In the Workshop over Easter


Hare sculpture

Witton Fell Hare takes shape in the workshop this Easter – I’m working over the long weekend which also coincides with the change to British Summer Time.  No time to lose, we lost an hour!

The Hare of course is long associated with this time of year and so it is fitting to be carving it now (in fact it is often depicted in the Spring segments in Labours of the Months – the medieval imagery depicting in twelve scenes the rural activities that commonly took place in the months of the year):

The Easter bunny is said to have been the bird which at one time drew the chariot of the Goddess of Spring and was turned into a hare. Every year however, at the coming of spring the hare remembers, and in commemoration of its original bird nature lays eggs as an offering to Spring which it has come symbolize.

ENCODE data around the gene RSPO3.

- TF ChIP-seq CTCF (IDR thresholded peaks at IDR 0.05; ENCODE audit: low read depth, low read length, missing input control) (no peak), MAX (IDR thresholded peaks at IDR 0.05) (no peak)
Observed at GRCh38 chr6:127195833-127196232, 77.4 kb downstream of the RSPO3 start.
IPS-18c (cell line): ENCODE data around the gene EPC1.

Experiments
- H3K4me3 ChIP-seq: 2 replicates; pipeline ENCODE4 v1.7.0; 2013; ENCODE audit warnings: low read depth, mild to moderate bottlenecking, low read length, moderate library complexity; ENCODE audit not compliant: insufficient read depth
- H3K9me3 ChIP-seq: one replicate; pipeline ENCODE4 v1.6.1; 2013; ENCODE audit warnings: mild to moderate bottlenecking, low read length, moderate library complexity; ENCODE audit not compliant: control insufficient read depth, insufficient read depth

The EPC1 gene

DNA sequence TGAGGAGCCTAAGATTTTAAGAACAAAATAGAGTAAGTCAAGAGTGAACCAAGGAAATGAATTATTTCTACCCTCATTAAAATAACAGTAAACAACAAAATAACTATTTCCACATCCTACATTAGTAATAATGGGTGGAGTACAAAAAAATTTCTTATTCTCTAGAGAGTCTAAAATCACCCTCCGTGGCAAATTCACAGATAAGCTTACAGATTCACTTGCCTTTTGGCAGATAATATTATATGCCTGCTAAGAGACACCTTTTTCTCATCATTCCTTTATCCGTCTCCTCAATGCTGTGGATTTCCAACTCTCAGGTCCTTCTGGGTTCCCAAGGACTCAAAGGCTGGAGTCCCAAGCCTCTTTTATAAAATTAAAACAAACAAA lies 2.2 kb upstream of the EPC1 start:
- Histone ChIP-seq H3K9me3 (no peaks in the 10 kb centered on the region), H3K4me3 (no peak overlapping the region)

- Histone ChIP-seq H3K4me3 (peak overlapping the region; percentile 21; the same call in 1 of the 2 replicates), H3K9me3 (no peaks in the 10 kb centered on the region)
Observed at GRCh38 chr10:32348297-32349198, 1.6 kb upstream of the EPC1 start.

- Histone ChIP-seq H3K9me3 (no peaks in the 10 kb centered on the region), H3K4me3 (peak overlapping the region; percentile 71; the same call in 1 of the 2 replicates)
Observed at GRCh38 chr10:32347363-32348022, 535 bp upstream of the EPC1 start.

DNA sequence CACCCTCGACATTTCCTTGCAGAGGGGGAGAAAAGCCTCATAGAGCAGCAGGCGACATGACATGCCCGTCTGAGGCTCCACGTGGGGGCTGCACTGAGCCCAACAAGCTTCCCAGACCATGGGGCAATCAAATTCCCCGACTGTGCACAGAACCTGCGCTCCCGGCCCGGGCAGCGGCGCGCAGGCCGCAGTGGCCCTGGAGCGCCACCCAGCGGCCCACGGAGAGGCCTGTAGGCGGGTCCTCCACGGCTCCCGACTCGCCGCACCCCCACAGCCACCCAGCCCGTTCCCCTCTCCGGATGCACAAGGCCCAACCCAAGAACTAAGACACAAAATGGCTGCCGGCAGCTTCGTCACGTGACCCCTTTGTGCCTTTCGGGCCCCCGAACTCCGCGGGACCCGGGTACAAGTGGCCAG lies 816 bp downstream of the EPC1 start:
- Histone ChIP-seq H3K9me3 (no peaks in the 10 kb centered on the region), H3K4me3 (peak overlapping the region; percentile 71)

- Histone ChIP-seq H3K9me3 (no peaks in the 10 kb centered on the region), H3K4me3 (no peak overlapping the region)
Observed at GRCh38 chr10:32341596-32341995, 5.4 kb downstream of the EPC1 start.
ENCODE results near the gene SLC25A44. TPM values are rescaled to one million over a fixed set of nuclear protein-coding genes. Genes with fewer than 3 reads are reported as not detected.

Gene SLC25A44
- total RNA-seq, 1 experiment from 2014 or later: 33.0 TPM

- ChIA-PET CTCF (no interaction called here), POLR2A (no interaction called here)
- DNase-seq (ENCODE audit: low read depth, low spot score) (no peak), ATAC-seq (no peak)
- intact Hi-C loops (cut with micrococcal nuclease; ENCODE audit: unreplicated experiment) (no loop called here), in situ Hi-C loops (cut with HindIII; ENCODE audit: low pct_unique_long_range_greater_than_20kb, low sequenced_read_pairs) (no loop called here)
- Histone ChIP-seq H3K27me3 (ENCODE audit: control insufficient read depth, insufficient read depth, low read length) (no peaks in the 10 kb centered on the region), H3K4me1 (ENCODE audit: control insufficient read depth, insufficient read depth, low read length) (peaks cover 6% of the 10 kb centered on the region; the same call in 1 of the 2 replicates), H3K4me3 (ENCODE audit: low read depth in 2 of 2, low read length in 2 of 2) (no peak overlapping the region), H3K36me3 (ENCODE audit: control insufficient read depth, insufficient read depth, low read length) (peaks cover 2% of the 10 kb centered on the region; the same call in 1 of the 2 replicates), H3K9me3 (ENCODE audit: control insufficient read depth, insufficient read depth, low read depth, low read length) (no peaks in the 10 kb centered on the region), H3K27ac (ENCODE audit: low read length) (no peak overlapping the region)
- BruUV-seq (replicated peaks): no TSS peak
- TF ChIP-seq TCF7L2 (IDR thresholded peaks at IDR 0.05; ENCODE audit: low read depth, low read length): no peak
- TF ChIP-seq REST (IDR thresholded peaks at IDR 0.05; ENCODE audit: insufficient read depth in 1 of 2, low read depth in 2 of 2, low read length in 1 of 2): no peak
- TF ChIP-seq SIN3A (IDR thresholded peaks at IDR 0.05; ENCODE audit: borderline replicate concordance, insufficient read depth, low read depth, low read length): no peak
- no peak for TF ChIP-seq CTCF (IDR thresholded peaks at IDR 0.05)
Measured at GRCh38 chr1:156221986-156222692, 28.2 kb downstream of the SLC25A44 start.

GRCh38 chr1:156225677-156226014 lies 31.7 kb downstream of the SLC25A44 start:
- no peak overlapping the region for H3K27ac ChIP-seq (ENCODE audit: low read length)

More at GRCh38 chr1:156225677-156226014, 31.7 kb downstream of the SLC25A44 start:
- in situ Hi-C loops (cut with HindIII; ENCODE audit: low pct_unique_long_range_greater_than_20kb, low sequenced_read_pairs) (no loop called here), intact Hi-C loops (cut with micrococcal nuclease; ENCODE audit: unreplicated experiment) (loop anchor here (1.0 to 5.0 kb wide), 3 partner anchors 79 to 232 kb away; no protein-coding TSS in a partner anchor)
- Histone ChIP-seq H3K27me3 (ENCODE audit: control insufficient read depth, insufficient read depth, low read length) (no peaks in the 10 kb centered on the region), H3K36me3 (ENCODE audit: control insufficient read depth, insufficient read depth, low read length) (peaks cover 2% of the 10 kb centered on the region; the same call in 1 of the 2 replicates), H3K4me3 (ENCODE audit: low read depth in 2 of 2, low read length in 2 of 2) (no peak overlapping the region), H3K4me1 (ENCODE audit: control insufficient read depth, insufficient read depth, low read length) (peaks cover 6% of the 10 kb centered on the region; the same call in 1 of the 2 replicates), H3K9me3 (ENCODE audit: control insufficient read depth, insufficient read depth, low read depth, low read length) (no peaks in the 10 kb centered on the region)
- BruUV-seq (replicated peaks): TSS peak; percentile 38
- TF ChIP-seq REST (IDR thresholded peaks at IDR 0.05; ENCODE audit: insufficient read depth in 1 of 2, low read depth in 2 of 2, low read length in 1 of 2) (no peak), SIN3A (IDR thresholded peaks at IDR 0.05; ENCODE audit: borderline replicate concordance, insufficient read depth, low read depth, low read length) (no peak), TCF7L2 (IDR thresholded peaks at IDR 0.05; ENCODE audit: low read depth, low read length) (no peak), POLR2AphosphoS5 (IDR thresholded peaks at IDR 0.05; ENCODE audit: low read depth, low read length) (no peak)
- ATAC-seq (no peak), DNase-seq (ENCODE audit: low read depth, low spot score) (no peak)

But perhaps it is that Hares are indigenous to Britain and were sacred animals in pre-Christian times, (the rabbit was introduced into this country by the Normans). Both are prolific reproducers and so are associated with the birth and renewal of springtime, the season in which Easter falls.

Hare sculpture detail

Hare sculpture carved in Witton Fell Sandstone – work in progress





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